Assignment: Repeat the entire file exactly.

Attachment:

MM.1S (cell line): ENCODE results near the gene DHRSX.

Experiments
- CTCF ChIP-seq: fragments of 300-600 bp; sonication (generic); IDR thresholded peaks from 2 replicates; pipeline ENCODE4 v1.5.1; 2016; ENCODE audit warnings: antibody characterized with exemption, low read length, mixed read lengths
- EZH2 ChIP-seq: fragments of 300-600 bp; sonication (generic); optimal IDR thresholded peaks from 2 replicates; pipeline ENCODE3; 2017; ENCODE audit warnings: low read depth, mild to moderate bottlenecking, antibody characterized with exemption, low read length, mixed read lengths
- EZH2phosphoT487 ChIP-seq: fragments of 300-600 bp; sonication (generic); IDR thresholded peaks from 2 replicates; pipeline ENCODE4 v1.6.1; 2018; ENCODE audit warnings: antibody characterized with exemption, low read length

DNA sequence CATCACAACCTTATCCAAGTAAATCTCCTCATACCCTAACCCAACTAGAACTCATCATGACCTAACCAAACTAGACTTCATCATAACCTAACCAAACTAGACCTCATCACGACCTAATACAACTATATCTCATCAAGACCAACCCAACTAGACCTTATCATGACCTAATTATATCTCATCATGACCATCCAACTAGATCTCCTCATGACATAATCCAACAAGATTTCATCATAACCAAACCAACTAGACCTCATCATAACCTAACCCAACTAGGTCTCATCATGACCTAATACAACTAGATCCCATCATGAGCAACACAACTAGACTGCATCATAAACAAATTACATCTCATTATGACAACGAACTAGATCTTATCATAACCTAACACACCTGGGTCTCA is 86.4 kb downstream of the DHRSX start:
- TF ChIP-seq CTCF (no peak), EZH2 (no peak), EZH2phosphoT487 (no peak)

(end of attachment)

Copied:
MM.1S (cell line): ENCODE results near the gene DHRSX.

Experiments
- CTCF ChIP-seq: fragments of 300-600 bp; sonication (generic); IDR thresholded peaks from 2 replicates; pipeline ENCODE4 v1.5.1; 2016; ENCODE audit warnings: antibody characterized with exemption, low read length, mixed read lengths
- EZH2 ChIP-seq: fragments of 300-600 bp; sonication (generic); optimal IDR thresholded peaks from 2 replicates; pipeline ENCODE3; 2017; ENCODE audit warnings: low read depth, mild to moderate bottlenecking, antibody characterized with exemption, low read length, mixed read lengths
- EZH2phosphoT487 ChIP-seq: fragments of 300-600 bp; sonication (generic); IDR thresholded peaks from 2 replicates; pipeline ENCODE4 v1.6.1; 2018; ENCODE audit warnings: antibody characterized with exemption, low read length

DNA sequence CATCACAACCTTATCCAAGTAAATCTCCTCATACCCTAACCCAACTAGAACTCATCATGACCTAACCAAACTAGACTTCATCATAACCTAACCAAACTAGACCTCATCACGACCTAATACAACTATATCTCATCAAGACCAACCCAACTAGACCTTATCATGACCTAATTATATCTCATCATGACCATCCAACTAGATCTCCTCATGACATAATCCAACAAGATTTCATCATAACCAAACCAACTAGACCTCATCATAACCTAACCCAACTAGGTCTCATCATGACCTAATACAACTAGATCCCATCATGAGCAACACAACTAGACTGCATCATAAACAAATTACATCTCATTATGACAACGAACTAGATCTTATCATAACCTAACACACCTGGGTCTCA is 86.4 kb downstream of the DHRSX start:
- TF ChIP-seq CTCF (no peak), EZH2 (no peak), EZH2phosphoT487 (no peak)